7. Free, publicly-accessible full text available March 1, 2024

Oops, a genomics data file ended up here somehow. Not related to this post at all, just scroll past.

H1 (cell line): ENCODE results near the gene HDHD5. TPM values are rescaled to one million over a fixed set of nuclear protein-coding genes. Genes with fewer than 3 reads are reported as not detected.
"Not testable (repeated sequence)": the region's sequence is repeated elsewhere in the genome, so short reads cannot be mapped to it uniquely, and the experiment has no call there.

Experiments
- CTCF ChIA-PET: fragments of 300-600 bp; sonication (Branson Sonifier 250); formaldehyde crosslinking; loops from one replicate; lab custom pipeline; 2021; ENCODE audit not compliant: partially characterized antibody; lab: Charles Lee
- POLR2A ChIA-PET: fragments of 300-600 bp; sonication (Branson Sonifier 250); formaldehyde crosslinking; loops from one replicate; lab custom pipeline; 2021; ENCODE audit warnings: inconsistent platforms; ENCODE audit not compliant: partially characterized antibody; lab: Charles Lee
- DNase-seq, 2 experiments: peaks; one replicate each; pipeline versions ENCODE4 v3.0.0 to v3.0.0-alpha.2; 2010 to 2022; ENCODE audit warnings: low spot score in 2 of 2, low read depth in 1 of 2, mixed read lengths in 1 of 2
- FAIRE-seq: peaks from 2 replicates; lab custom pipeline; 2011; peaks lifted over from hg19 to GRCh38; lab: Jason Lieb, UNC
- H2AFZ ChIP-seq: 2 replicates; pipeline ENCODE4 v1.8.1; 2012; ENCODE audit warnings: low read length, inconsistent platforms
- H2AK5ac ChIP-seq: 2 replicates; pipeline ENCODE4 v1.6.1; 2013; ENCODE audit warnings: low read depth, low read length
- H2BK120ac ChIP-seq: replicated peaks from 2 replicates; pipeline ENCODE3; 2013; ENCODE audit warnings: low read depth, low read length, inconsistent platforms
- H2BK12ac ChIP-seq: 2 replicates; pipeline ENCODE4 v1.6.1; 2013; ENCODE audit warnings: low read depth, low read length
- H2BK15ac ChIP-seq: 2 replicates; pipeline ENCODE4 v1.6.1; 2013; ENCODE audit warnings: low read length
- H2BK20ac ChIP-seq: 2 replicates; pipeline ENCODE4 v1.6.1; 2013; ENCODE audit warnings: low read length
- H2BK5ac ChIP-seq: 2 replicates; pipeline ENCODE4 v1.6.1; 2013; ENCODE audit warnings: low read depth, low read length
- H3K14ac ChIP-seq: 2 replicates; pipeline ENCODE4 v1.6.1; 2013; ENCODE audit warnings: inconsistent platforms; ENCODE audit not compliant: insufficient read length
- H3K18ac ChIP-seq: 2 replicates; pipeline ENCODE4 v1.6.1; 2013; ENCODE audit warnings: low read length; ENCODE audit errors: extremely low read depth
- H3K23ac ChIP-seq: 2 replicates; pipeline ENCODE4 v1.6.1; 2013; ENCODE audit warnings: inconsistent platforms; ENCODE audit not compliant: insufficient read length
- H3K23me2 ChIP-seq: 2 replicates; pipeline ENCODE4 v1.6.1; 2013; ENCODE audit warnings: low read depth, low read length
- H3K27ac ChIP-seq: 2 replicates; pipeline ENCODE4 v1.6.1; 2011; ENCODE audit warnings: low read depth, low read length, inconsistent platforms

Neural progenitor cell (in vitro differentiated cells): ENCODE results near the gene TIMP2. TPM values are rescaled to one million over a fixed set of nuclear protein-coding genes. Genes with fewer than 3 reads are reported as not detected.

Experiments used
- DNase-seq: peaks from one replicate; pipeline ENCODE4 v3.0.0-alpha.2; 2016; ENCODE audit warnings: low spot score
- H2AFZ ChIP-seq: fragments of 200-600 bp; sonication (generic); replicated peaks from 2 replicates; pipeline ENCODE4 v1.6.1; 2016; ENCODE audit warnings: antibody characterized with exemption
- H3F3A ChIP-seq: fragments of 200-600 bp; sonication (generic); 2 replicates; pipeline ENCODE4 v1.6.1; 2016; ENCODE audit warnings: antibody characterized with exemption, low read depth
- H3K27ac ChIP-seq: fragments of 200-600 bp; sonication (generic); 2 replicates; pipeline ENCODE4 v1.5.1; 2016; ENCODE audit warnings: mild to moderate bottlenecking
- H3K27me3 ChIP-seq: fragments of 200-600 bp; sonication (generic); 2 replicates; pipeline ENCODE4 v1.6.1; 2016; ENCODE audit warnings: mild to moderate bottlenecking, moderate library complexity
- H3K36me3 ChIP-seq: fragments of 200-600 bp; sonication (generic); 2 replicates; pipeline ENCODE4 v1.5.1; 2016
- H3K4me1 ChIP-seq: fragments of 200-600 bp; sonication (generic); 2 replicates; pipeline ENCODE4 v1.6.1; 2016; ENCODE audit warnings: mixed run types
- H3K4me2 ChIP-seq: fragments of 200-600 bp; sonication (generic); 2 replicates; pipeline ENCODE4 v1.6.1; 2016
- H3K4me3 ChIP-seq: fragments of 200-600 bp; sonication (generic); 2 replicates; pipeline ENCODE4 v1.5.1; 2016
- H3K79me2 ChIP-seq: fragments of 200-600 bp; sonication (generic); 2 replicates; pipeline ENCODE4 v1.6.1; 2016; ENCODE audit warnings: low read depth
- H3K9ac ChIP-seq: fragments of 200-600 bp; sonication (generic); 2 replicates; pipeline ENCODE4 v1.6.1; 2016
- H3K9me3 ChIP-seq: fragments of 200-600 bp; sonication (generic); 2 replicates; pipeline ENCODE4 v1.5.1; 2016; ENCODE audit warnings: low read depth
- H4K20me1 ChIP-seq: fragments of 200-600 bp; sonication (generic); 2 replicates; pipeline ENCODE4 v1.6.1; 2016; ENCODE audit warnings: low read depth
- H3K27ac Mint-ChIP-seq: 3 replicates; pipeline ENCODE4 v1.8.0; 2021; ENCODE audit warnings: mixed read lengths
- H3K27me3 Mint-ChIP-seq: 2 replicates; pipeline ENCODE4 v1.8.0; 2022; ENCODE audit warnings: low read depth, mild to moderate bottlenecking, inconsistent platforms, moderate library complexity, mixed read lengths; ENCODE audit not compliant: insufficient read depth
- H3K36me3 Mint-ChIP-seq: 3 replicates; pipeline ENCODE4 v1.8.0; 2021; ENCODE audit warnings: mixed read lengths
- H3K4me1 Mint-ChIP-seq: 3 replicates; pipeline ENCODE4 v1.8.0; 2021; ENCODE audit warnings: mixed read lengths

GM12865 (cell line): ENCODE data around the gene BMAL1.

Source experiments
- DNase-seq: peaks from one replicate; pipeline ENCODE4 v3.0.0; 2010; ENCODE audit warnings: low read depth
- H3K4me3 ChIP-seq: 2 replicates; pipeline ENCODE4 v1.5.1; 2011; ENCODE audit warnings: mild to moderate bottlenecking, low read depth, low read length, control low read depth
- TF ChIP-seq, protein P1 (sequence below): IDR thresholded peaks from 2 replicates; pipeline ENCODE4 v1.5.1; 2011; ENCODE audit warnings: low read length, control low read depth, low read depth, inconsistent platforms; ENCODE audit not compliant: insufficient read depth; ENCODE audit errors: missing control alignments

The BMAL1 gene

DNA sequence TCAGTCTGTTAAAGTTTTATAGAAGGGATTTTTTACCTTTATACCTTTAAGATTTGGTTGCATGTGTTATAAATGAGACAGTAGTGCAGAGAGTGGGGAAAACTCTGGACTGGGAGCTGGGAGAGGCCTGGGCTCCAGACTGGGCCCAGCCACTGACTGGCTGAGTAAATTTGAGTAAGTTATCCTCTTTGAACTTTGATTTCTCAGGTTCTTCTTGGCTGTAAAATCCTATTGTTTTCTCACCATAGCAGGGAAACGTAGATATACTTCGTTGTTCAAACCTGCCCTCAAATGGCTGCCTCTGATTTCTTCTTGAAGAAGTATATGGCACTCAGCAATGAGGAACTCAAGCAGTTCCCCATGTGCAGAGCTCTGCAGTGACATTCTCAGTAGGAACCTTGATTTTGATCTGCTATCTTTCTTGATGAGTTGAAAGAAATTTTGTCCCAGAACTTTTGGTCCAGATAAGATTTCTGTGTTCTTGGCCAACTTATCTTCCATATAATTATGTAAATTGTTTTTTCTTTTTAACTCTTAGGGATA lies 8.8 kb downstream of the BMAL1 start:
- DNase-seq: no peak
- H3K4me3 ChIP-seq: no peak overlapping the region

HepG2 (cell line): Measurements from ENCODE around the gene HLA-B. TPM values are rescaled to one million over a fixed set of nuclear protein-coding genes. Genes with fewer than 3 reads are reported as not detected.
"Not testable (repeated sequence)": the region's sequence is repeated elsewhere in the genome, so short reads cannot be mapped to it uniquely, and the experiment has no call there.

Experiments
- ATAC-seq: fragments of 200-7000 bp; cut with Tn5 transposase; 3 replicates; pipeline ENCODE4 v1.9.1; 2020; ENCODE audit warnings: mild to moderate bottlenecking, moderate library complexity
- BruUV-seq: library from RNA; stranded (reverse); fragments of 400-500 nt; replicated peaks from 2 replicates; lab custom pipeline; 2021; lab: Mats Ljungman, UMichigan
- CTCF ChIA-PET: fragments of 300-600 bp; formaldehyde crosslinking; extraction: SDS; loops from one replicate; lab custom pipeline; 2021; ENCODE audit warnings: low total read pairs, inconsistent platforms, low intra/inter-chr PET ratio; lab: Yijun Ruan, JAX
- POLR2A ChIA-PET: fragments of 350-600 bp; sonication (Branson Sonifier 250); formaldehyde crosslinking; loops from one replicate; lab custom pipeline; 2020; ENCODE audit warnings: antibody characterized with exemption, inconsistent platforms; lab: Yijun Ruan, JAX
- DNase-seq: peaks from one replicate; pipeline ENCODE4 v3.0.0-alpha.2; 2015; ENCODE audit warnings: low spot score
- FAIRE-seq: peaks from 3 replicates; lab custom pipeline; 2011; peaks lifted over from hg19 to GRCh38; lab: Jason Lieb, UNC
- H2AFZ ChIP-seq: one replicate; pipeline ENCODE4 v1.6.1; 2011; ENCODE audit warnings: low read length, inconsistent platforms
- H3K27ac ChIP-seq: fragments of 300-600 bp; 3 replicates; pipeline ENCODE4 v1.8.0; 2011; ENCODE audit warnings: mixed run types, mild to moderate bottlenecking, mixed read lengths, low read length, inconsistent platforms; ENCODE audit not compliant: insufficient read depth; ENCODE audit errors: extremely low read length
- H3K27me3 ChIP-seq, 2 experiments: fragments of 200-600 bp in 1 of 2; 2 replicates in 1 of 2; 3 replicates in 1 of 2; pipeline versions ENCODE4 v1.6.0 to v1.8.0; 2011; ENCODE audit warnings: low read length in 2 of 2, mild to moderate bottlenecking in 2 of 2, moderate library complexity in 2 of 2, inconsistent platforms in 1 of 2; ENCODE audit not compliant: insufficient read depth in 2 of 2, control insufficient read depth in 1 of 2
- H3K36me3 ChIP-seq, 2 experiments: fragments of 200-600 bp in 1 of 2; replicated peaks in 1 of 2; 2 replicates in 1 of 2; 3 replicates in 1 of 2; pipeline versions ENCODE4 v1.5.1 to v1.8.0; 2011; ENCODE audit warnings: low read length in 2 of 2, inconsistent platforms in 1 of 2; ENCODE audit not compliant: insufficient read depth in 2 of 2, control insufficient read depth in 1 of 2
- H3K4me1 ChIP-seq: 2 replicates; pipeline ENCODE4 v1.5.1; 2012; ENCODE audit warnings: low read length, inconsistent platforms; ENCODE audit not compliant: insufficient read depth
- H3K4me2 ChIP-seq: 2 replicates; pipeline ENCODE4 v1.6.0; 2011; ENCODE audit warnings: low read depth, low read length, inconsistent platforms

8. Abstract. The annual area burned due to wildfires in the western United States (WUS) increased bymore than 300 % between 1984 and 2020. However, accounting for the nonlinear, spatially heterogeneous interactions between climate, vegetation, and human predictors driving the trends in fire frequency and sizes at different spatial scales remains a challenging problem for statistical fire models. Here we introduce a novel stochastic machine learning (SML) framework, SMLFire1.0, to model observed fire frequencies and sizes in 12 km × 12 km grid cells across the WUS. This framework is implemented using mixture density networks trained on a wide suite of input predictors. The modeled WUS fire frequency matches observations at both monthly (r=0.94) and annual (r=0.85) timescales, as do the monthly (r=0.90) and annual (r=0.88) area burned. Moreover, the modeled annual time series of both fire variables exhibit strong correlations (r≥0.6) with observations in 16 out of 18 ecoregions. Our ML model captures the interannual variability and the distinct multidecade increases in annual area burned for both forested and non-forested ecoregions. Evaluating predictor importance with Shapley additive explanations, we find that fire-month vapor pressure deficit (VPD) is the dominant driver of fire frequencies and sizes across the WUS, followed by 1000 h dead fuel moisture (FM1000), total monthly precipitation (Prec), mean daily maximum temperature (Tmax), and fraction of grassland cover in a grid cell. Our findings serve as a promising use case of ML techniques for wildfire prediction in particular and extreme event modeling more broadly. They also highlight the power of ML-driven parameterizations for potential implementation in fire modules of dynamic global vegetation models (DGVMs) and earth system models (ESMs).